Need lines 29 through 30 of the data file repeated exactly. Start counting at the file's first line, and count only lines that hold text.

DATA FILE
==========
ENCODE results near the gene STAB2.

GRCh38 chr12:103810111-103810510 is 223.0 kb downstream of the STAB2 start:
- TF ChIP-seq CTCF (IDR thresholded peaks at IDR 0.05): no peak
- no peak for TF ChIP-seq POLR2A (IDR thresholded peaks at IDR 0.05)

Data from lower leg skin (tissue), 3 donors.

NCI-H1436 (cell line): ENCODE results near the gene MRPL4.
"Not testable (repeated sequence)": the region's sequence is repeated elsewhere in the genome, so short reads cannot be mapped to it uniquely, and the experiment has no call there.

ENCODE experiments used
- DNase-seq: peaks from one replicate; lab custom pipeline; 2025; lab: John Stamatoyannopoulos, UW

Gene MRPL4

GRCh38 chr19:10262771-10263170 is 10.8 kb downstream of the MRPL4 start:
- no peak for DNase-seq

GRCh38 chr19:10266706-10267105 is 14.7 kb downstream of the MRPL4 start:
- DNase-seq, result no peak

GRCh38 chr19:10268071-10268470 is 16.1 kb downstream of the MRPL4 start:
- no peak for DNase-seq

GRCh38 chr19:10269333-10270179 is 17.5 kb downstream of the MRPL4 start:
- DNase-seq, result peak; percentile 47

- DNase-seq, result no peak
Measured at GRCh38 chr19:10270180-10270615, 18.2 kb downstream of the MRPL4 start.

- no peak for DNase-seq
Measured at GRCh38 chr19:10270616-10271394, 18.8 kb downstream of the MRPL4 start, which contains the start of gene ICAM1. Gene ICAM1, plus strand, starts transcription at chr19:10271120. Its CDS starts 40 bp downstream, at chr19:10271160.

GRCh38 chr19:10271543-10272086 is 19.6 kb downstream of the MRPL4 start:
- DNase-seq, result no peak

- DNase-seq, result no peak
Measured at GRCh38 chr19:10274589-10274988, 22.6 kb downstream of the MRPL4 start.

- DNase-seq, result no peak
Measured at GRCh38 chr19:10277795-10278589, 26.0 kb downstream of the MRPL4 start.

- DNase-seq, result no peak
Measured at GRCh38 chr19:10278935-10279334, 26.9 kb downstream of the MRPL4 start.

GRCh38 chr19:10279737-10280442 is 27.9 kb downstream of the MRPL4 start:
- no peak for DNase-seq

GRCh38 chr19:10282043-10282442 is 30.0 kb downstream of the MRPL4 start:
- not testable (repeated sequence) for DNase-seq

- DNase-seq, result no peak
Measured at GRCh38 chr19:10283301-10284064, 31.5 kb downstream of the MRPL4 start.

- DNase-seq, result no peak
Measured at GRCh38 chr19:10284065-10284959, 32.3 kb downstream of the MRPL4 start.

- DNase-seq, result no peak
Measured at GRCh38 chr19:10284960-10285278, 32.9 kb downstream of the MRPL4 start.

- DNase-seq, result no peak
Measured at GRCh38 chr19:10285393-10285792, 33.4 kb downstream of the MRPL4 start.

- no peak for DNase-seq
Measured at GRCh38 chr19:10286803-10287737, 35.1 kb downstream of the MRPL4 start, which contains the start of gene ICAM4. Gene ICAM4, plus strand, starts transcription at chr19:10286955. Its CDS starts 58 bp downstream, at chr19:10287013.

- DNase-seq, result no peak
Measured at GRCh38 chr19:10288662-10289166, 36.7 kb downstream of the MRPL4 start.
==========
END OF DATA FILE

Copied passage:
- DNase-seq, result no peak
Measured at GRCh38 chr19:10278935-10279334, 26.9 kb downstream of the MRPL4 start.